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Effects of vertical excitation on seismic performance of highway bridges and hold-down device requirements

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2008
Domaniç, Kemal Arman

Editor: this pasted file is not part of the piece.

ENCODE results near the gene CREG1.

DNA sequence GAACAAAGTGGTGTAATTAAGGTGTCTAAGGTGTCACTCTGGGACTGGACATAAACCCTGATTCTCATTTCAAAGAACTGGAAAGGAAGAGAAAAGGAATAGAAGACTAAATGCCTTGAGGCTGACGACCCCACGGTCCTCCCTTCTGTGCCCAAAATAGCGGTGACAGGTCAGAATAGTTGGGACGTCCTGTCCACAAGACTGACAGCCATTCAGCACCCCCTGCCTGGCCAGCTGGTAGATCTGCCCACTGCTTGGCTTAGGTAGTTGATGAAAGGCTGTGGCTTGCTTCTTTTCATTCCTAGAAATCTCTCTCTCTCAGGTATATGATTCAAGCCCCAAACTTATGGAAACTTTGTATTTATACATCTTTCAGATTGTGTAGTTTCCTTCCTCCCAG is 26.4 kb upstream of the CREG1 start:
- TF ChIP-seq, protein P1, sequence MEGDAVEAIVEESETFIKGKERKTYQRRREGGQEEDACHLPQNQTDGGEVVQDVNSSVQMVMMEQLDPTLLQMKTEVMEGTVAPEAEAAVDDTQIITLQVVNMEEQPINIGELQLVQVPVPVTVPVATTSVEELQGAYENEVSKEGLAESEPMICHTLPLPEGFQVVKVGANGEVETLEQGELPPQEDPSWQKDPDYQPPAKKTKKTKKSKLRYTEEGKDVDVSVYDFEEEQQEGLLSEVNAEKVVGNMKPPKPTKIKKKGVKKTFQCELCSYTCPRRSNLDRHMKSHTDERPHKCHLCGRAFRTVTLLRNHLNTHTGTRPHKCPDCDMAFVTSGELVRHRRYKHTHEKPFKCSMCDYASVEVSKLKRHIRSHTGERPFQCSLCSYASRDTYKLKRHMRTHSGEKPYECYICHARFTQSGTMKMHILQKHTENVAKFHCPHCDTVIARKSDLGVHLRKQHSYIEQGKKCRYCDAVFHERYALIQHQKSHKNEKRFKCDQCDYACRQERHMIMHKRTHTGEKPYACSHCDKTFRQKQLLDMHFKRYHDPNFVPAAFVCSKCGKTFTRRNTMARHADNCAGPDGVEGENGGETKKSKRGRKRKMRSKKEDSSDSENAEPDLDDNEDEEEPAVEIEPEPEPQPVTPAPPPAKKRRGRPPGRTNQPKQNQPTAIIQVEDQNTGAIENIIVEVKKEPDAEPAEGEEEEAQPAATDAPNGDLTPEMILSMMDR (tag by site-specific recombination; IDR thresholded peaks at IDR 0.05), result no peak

Most bridge specifications ignore the contribution of vertical motion in earthquake analyses. However, vertical excitation can develop significant damage, especially at bearing locations as indeed was the case in the recent 1999 İzmit Earthquake. These observations, combined with recent developments in the same direction, supplied the motivation to investigate the effects of vertical component of strong ground motion on standard highway bridges in this study. Reliability checks of hold-down device requirements per AASHTO Bridge Specifications have been conducted in this context. Six spectrum compatible accelerograms were generated and time history analyses were performed to observe the uplift at bearings. Selected case studies included precast pre-stressed I-girders with concrete slab, composite steel I-girders, post-tensioned concrete box section, and composite double steel box section. According to AASHTO specifications, hold-down devices were required in two cases, for which actual forces obtained from time history analyses have been compared with those suggested per AASHTO. The only non-linearity introduced to the analyses was at the bearing level. A discussion of effects on substructure response as well as compressive bearing forces resulting from vertical excitation is also included. The results of the study confirmed that the provisions of AASHTO governing hold-down devices are essential and reasonably accurate. On the other hand, they might be interpreted as well to be suggesting that vertical ground motion components could also be included in the load combinations supplied by AASHTO, especially to be able to estimate pier axial forces and cap beam moments accurately under combined vertical and horizontal excitations.